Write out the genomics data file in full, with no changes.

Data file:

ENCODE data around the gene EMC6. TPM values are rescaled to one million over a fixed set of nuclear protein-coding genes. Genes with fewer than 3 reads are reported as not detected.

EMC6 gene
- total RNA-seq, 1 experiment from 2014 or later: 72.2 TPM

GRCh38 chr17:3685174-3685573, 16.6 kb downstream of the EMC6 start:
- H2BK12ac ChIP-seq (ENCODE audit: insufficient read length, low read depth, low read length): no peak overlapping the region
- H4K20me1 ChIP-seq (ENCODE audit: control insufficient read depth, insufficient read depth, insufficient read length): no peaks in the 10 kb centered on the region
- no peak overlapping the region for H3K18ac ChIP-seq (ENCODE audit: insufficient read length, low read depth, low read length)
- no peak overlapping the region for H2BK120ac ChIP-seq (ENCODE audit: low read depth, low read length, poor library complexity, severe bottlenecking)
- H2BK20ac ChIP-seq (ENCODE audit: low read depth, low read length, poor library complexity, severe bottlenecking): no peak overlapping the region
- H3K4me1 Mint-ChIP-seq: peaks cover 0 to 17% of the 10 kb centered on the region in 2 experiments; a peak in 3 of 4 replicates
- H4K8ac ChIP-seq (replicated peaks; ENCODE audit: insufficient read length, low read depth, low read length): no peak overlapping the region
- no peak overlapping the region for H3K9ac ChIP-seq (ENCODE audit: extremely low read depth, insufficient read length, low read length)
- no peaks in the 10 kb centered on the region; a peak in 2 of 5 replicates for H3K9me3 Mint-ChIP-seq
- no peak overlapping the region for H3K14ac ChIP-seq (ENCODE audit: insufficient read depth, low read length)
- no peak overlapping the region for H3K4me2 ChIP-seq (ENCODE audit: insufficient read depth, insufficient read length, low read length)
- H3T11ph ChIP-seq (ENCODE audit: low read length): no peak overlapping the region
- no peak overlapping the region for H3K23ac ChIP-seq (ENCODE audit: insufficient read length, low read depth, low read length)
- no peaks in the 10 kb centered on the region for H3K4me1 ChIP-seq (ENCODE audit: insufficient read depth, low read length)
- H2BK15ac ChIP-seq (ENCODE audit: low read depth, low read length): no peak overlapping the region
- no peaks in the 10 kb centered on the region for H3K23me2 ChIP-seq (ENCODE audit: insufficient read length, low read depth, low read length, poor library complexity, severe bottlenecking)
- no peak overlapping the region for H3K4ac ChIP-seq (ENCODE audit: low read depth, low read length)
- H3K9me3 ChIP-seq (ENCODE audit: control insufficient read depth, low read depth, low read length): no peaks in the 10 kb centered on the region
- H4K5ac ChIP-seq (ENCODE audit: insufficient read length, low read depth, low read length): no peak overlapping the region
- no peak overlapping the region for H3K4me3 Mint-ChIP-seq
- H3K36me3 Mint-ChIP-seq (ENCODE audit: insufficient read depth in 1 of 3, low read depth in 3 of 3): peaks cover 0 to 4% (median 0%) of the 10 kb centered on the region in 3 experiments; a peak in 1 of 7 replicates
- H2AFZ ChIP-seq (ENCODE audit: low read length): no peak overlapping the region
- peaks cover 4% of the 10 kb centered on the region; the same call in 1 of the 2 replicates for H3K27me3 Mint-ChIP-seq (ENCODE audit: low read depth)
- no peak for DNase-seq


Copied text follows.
ENCODE data around the gene EMC6. TPM values are rescaled to one million over a fixed set of nuclear protein-coding genes. Genes with fewer than 3 reads are reported as not detected.

EMC6 gene
- total RNA-seq, 1 experiment from 2014 or later: 72.2 TPM

GRCh38 chr17:3685174-3685573, 16.6 kb downstream of the EMC6 start:
- H2BK12ac ChIP-seq (ENCODE audit: insufficient read length, low read depth, low read length): no peak overlapping the region
- H4K20me1 ChIP-seq (ENCODE audit: control insufficient read depth, insufficient read depth, insufficient read length): no peaks in the 10 kb centered on the region
- no peak overlapping the region for H3K18ac ChIP-seq (ENCODE audit: insufficient read length, low read depth, low read length)
- no peak overlapping the region for H2BK120ac ChIP-seq (ENCODE audit: low read depth, low read length, poor library complexity, severe bottlenecking)
- H2BK20ac ChIP-seq (ENCODE audit: low read depth, low read length, poor library complexity, severe bottlenecking): no peak overlapping the region
- H3K4me1 Mint-ChIP-seq: peaks cover 0 to 17% of the 10 kb centered on the region in 2 experiments; a peak in 3 of 4 replicates
- H4K8ac ChIP-seq (replicated peaks; ENCODE audit: insufficient read length, low read depth, low read length): no peak overlapping the region
- no peak overlapping the region for H3K9ac ChIP-seq (ENCODE audit: extremely low read depth, insufficient read length, low read length)
- no peaks in the 10 kb centered on the region; a peak in 2 of 5 replicates for H3K9me3 Mint-ChIP-seq
- no peak overlapping the region for H3K14ac ChIP-seq (ENCODE audit: insufficient read depth, low read length)
- no peak overlapping the region for H3K4me2 ChIP-seq (ENCODE audit: insufficient read depth, insufficient read length, low read length)
- H3T11ph ChIP-seq (ENCODE audit: low read length): no peak overlapping the region
- no peak overlapping the region for H3K23ac ChIP-seq (ENCODE audit: insufficient read length, low read depth, low read length)
- no peaks in the 10 kb centered on the region for H3K4me1 ChIP-seq (ENCODE audit: insufficient read depth, low read length)
- H2BK15ac ChIP-seq (ENCODE audit: low read depth, low read length): no peak overlapping the region
- no peaks in the 10 kb centered on the region for H3K23me2 ChIP-seq (ENCODE audit: insufficient read length, low read depth, low read length, poor library complexity, severe bottlenecking)
- no peak overlapping the region for H3K4ac ChIP-seq (ENCODE audit: low read depth, low read length)
- H3K9me3 ChIP-seq (ENCODE audit: control insufficient read depth, low read depth, low read length): no peaks in the 10 kb centered on the region
- H4K5ac ChIP-seq (ENCODE audit: insufficient read length, low read depth, low read length): no peak overlapping the region
- no peak overlapping the region for H3K4me3 Mint-ChIP-seq
- H3K36me3 Mint-ChIP-seq (ENCODE audit: insufficient read depth in 1 of 3, low read depth in 3 of 3): peaks cover 0 to 4% (median 0%) of the 10 kb centered on the region in 3 experiments; a peak in 1 of 7 replicates
- H2AFZ ChIP-seq (ENCODE audit: low read length): no peak overlapping the region
- peaks cover 4% of the 10 kb centered on the region; the same call in 1 of the 2 replicates for H3K27me3 Mint-ChIP-seq (ENCODE audit: low read depth)
- no peak for DNase-seq